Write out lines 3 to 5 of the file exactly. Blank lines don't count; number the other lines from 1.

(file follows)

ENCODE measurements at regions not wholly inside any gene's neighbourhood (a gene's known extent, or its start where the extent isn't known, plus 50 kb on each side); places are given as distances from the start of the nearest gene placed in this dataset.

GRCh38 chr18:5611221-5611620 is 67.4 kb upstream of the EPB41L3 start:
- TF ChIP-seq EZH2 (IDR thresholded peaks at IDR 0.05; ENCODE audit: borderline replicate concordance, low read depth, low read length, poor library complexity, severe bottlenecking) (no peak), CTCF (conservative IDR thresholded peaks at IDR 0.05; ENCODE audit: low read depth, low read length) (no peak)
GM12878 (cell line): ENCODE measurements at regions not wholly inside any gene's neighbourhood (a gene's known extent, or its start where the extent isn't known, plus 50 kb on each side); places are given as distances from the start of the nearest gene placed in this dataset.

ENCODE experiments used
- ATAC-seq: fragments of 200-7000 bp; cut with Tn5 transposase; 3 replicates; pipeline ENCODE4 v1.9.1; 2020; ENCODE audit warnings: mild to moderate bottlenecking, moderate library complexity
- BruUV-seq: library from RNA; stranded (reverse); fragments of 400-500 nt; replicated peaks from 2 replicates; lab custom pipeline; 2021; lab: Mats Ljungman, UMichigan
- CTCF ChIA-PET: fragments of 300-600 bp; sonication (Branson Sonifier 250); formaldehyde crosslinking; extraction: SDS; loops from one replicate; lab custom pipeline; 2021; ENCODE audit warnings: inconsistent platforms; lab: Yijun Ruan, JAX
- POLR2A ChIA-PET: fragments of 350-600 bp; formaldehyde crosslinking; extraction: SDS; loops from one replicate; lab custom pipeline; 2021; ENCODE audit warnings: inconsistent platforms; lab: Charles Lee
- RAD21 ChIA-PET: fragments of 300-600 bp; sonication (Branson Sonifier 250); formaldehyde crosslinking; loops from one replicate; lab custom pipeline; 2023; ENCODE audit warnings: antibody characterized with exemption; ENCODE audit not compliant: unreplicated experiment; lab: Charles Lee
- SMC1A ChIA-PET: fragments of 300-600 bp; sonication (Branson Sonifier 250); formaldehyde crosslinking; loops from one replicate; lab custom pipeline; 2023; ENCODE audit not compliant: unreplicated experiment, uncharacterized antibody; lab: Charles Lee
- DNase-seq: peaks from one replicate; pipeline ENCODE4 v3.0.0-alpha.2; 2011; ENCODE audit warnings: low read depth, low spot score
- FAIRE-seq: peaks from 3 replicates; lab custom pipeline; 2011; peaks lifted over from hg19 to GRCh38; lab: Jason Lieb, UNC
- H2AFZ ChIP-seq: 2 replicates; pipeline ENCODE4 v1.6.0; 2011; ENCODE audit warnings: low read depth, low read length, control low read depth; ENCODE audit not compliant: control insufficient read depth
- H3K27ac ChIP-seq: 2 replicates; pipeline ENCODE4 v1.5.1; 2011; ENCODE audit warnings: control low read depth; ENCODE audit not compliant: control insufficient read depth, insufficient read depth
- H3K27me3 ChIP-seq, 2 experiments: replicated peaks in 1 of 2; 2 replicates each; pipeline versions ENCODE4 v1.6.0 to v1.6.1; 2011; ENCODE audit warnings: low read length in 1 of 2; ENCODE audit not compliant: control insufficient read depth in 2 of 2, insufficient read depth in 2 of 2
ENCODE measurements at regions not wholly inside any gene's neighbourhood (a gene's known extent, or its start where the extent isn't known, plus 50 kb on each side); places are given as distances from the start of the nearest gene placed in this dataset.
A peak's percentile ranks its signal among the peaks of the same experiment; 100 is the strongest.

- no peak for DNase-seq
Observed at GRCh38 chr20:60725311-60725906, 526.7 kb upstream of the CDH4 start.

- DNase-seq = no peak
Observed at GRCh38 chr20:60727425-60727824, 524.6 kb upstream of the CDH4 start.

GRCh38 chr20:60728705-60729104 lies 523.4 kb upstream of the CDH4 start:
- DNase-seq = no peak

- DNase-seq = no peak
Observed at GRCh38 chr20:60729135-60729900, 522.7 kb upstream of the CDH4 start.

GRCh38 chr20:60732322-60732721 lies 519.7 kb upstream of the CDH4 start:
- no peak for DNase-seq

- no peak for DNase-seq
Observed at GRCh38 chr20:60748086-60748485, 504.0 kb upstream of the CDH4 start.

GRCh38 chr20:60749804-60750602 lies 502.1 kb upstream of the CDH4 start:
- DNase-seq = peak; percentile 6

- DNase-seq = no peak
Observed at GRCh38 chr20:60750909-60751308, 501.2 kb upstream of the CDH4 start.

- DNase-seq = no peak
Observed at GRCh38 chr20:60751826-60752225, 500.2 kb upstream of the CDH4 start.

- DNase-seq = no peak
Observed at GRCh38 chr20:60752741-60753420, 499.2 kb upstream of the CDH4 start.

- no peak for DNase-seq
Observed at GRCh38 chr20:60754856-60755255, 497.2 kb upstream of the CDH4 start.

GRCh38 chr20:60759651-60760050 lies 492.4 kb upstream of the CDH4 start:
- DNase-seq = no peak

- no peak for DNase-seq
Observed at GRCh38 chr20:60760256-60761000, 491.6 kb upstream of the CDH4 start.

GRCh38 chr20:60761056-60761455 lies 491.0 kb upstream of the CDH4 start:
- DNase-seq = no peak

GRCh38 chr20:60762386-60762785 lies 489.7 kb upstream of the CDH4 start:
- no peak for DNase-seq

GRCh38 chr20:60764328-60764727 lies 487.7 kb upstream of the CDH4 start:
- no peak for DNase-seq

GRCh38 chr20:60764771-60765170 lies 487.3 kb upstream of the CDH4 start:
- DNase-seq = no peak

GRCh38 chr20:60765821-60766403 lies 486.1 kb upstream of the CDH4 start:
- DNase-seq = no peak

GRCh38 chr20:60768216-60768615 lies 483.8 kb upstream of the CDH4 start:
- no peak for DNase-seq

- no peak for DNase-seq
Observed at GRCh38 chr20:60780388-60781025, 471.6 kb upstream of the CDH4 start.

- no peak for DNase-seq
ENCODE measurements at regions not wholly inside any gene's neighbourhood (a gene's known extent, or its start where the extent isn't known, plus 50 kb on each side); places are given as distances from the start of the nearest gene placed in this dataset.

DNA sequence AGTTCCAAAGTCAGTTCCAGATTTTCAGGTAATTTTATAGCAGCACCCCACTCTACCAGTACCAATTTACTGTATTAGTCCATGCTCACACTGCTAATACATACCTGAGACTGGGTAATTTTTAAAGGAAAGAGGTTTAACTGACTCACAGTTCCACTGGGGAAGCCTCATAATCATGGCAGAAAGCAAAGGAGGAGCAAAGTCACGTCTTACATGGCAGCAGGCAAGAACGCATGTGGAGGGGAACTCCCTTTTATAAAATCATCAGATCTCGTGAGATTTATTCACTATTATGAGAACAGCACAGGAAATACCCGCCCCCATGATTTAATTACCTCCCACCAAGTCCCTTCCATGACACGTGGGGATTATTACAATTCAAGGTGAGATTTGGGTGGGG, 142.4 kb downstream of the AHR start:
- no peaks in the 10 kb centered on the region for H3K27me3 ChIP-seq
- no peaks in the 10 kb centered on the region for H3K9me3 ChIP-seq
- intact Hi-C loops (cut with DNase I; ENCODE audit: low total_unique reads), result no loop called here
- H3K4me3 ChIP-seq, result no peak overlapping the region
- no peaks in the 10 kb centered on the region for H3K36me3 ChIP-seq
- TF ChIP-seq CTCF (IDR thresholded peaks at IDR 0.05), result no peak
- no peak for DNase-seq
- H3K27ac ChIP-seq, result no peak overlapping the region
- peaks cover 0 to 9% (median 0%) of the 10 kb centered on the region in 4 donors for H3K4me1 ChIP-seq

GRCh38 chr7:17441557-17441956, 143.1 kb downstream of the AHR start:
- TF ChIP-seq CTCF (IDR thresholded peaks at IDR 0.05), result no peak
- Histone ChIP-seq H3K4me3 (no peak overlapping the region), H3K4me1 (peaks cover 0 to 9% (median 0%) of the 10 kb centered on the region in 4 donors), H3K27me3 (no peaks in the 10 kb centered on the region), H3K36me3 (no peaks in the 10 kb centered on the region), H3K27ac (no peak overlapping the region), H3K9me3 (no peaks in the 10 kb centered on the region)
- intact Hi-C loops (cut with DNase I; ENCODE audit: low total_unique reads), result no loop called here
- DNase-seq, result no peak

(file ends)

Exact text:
- TF ChIP-seq EZH2 (IDR thresholded peaks at IDR 0.05; ENCODE audit: borderline replicate concordance, low read depth, low read length, poor library complexity, severe bottlenecking) (no peak), CTCF (conservative IDR thresholded peaks at IDR 0.05; ENCODE audit: low read depth, low read length) (no peak)
GM12878 (cell line): ENCODE measurements at regions not wholly inside any gene's neighbourhood (a gene's known extent, or its start where the extent isn't known, plus 50 kb on each side); places are given as distances from the start of the nearest gene placed in this dataset.

ENCODE experiments used